Interruption Research Doesn't Work Any Better Today Than Interruption Marketing
June 20, 2016
We used to do music research on the phone for shorter tests (like callout) and in person for longer tests (like auditorium tests). Respondents for those auditorium tests were recruited on the phone, because everyone had a home phone and because people were at least somewhat tolerant about being called (interrupted) on their home phones and because people still had home phones and because Arbitron mainly began its sample recruitment in the same manner: by interrupting people on their home phones.
Since 2011 we at NuVoodoo have found it more effective to conduct music research online because:
- Landline penetration has plummeted.
- Most remaining landlines are protected by Do Not Call lists and/or the use of Caller ID to screen unfamiliar calls.
- Consumers are less and less willing to cooperate with calls and other interruptions that seek to take their time when they want to do other things.
- Availability of online sample has skyrocketed, meaning many markets now have far more sample available online than available on the phone.
- Nielsen no longer relies on landline telephones as its primary means of contact.
In days gone by, a consumer answered her home phone and could find herself in a music interview (or a perceptual interview, for that matter) and would be told by the interviewer that it would only take a few minutes and had to be begged to continue for “just another minute or so.” In exchange for their precious time, respondents are given, well, nothing. Cooperation rates for such shenanigans have withered away to vapor, making telephone research incredibly expensive and, frankly, causing us to wonder just what kind of people would cooperate with such a scheme.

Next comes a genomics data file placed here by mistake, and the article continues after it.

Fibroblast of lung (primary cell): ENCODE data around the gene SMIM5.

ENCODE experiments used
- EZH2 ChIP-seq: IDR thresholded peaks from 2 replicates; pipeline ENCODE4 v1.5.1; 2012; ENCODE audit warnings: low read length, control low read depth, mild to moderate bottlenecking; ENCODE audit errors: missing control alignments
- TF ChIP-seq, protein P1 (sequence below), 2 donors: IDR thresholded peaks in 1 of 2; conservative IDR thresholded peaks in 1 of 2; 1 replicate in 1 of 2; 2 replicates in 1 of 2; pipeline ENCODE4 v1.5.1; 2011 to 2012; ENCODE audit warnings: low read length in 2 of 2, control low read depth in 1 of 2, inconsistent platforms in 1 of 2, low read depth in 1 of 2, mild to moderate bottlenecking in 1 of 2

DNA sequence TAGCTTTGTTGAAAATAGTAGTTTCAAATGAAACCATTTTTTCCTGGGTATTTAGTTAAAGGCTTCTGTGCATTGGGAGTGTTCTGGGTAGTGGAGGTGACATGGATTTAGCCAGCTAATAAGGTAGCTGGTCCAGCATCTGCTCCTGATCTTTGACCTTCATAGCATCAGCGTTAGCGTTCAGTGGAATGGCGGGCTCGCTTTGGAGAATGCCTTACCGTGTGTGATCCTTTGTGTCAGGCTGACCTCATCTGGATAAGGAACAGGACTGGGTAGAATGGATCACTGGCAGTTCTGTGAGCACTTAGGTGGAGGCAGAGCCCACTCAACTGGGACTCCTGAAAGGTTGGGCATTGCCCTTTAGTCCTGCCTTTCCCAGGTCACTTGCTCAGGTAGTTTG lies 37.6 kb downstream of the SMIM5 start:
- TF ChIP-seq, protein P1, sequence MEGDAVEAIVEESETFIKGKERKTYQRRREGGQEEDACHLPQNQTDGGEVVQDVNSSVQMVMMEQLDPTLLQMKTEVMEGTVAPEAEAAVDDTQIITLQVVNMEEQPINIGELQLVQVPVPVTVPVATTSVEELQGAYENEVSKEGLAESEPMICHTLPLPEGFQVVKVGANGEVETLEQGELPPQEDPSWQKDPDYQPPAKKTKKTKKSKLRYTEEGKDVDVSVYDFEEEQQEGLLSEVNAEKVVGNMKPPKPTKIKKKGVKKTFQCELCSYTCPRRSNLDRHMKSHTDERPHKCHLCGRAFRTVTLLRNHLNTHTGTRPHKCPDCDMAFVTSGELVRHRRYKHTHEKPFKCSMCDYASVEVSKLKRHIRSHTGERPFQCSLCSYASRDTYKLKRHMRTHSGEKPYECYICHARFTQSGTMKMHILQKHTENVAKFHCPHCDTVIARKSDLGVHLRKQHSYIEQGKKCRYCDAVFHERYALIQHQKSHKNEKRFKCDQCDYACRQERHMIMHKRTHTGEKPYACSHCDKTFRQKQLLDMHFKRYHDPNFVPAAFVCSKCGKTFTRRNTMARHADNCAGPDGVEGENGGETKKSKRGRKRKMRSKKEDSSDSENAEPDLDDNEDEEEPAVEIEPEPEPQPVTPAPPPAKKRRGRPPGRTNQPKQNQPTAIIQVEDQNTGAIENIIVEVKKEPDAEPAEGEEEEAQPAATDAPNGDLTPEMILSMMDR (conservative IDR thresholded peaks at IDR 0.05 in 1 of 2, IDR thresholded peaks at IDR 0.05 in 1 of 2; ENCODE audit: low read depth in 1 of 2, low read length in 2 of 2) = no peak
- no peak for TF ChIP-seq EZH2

It’s a sharp contrast with interviews conducted in the online space. NuVoodoo respondents know how long the interview is going to take and how much they’ll receive for completing the interview before they begin. They’re given a window of several days to complete the interview at a time of their choosing and, in library tests, can take a break whenever they want. They complete the interview when and where they want to, on the device that works best for them. In 2016, half our current-music tests are completed by respondents on a smartphone or tablet. But, given the already near-ubiquity of smartphones, it’s obvious that the future is mobile.
Some respondents prefer to complete the interview on a laptop or desktop, and our platform is optimized to work perfectly on whatever device the respondent uses. It’s not about us, it’s about them.
Given the immense research appetite of big business, appropriately-screened online sample is plentiful. We don’t have trick our clients into accepting half-samples rolled together to achieve an appropriate sample size. Our samples include NO station-supplied database members, NO respondents recruited from a radio station website and NO one who’s been cajoled into the “correct” answers by a telephone agent. And because our team has been working with online samples since 2008, we know how to filter out the duds and those not paying attention or trying to game the system. Our jerk filters and proprietary systems are the best in the business.
As consumers move from push to pull for their media, from a world where things used to move at the convenience of the provider to a world where things move at the convenience of the consumer, it’s important that we keep pace with consumers. RIP, Interruption Research.